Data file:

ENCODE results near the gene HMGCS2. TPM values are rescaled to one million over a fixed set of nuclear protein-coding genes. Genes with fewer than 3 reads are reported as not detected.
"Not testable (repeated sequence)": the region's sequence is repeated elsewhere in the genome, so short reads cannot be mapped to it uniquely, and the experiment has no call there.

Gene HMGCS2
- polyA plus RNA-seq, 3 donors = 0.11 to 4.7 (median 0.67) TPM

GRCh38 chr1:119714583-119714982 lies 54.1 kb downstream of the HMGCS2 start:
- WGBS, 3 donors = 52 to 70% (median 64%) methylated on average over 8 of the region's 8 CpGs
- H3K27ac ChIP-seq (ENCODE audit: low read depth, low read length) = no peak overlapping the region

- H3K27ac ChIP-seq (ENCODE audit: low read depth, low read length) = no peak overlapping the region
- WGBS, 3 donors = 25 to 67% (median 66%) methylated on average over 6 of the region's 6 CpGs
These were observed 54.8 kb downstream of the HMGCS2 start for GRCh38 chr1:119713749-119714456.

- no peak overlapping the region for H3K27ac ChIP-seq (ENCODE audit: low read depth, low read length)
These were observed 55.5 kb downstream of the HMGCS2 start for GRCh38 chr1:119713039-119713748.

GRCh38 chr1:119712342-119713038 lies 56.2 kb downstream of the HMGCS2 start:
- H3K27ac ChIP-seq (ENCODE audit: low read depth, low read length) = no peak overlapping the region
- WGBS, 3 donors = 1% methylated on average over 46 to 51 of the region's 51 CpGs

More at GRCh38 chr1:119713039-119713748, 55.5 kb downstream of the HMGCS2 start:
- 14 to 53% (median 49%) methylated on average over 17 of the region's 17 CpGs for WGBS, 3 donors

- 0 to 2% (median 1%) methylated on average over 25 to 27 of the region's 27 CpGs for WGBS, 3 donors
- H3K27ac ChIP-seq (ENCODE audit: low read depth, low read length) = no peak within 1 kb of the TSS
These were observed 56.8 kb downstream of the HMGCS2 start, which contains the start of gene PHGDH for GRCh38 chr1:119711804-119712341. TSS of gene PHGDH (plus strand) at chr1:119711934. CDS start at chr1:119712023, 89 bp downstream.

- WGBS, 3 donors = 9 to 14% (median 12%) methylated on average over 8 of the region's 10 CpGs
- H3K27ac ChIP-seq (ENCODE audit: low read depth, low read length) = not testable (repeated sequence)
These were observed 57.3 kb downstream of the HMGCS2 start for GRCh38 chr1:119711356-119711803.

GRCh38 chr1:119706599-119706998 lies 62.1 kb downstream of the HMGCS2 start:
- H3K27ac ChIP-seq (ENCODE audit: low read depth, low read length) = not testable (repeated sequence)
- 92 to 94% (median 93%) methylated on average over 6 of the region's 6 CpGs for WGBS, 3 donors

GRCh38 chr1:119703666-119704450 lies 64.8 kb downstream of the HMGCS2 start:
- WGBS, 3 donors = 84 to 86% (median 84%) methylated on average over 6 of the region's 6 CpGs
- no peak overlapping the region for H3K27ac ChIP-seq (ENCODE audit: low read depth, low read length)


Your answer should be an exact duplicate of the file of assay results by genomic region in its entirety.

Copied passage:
ENCODE results near the gene HMGCS2. TPM values are rescaled to one million over a fixed set of nuclear protein-coding genes. Genes with fewer than 3 reads are reported as not detected.
"Not testable (repeated sequence)": the region's sequence is repeated elsewhere in the genome, so short reads cannot be mapped to it uniquely, and the experiment has no call there.

Gene HMGCS2
- polyA plus RNA-seq, 3 donors = 0.11 to 4.7 (median 0.67) TPM

GRCh38 chr1:119714583-119714982 lies 54.1 kb downstream of the HMGCS2 start:
- WGBS, 3 donors = 52 to 70% (median 64%) methylated on average over 8 of the region's 8 CpGs
- H3K27ac ChIP-seq (ENCODE audit: low read depth, low read length) = no peak overlapping the region

- H3K27ac ChIP-seq (ENCODE audit: low read depth, low read length) = no peak overlapping the region
- WGBS, 3 donors = 25 to 67% (median 66%) methylated on average over 6 of the region's 6 CpGs
These were observed 54.8 kb downstream of the HMGCS2 start for GRCh38 chr1:119713749-119714456.

- no peak overlapping the region for H3K27ac ChIP-seq (ENCODE audit: low read depth, low read length)
These were observed 55.5 kb downstream of the HMGCS2 start for GRCh38 chr1:119713039-119713748.

GRCh38 chr1:119712342-119713038 lies 56.2 kb downstream of the HMGCS2 start:
- H3K27ac ChIP-seq (ENCODE audit: low read depth, low read length) = no peak overlapping the region
- WGBS, 3 donors = 1% methylated on average over 46 to 51 of the region's 51 CpGs

More at GRCh38 chr1:119713039-119713748, 55.5 kb downstream of the HMGCS2 start:
- 14 to 53% (median 49%) methylated on average over 17 of the region's 17 CpGs for WGBS, 3 donors

- 0 to 2% (median 1%) methylated on average over 25 to 27 of the region's 27 CpGs for WGBS, 3 donors
- H3K27ac ChIP-seq (ENCODE audit: low read depth, low read length) = no peak within 1 kb of the TSS
These were observed 56.8 kb downstream of the HMGCS2 start, which contains the start of gene PHGDH for GRCh38 chr1:119711804-119712341. TSS of gene PHGDH (plus strand) at chr1:119711934. CDS start at chr1:119712023, 89 bp downstream.

- WGBS, 3 donors = 9 to 14% (median 12%) methylated on average over 8 of the region's 10 CpGs
- H3K27ac ChIP-seq (ENCODE audit: low read depth, low read length) = not testable (repeated sequence)
These were observed 57.3 kb downstream of the HMGCS2 start for GRCh38 chr1:119711356-119711803.

GRCh38 chr1:119706599-119706998 lies 62.1 kb downstream of the HMGCS2 start:
- H3K27ac ChIP-seq (ENCODE audit: low read depth, low read length) = not testable (repeated sequence)
- 92 to 94% (median 93%) methylated on average over 6 of the region's 6 CpGs for WGBS, 3 donors

GRCh38 chr1:119703666-119704450 lies 64.8 kb downstream of the HMGCS2 start:
- WGBS, 3 donors = 84 to 86% (median 84%) methylated on average over 6 of the region's 6 CpGs
- no peak overlapping the region for H3K27ac ChIP-seq (ENCODE audit: low read depth, low read length)